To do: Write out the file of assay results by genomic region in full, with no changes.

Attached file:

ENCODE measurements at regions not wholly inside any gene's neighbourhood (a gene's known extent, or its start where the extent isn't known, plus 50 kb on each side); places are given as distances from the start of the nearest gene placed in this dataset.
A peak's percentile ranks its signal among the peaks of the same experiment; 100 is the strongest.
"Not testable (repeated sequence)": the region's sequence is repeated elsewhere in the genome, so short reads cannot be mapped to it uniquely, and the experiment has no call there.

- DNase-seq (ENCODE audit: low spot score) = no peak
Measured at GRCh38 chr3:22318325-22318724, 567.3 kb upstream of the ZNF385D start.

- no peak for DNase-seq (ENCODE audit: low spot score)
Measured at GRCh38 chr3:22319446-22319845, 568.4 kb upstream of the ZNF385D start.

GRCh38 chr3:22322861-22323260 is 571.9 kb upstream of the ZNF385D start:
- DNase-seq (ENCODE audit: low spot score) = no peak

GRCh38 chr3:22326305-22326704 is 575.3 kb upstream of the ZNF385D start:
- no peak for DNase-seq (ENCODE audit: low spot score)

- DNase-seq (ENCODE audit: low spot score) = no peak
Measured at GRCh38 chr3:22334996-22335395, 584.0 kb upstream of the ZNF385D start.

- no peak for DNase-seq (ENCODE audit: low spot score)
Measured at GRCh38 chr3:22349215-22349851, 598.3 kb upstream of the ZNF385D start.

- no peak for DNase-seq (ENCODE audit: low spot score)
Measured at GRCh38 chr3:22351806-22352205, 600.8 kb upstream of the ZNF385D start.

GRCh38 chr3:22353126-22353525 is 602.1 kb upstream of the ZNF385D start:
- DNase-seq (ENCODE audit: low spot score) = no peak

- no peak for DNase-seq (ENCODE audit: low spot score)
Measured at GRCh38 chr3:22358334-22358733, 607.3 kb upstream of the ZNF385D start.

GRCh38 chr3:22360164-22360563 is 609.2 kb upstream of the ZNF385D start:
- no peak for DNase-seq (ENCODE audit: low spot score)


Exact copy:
ENCODE measurements at regions not wholly inside any gene's neighbourhood (a gene's known extent, or its start where the extent isn't known, plus 50 kb on each side); places are given as distances from the start of the nearest gene placed in this dataset.
A peak's percentile ranks its signal among the peaks of the same experiment; 100 is the strongest.
"Not testable (repeated sequence)": the region's sequence is repeated elsewhere in the genome, so short reads cannot be mapped to it uniquely, and the experiment has no call there.

- DNase-seq (ENCODE audit: low spot score) = no peak
Measured at GRCh38 chr3:22318325-22318724, 567.3 kb upstream of the ZNF385D start.

- no peak for DNase-seq (ENCODE audit: low spot score)
Measured at GRCh38 chr3:22319446-22319845, 568.4 kb upstream of the ZNF385D start.

GRCh38 chr3:22322861-22323260 is 571.9 kb upstream of the ZNF385D start:
- DNase-seq (ENCODE audit: low spot score) = no peak

GRCh38 chr3:22326305-22326704 is 575.3 kb upstream of the ZNF385D start:
- no peak for DNase-seq (ENCODE audit: low spot score)

- DNase-seq (ENCODE audit: low spot score) = no peak
Measured at GRCh38 chr3:22334996-22335395, 584.0 kb upstream of the ZNF385D start.

- no peak for DNase-seq (ENCODE audit: low spot score)
Measured at GRCh38 chr3:22349215-22349851, 598.3 kb upstream of the ZNF385D start.

- no peak for DNase-seq (ENCODE audit: low spot score)
Measured at GRCh38 chr3:22351806-22352205, 600.8 kb upstream of the ZNF385D start.

GRCh38 chr3:22353126-22353525 is 602.1 kb upstream of the ZNF385D start:
- DNase-seq (ENCODE audit: low spot score) = no peak

- no peak for DNase-seq (ENCODE audit: low spot score)
Measured at GRCh38 chr3:22358334-22358733, 607.3 kb upstream of the ZNF385D start.

GRCh38 chr3:22360164-22360563 is 609.2 kb upstream of the ZNF385D start:
- no peak for DNase-seq (ENCODE audit: low spot score)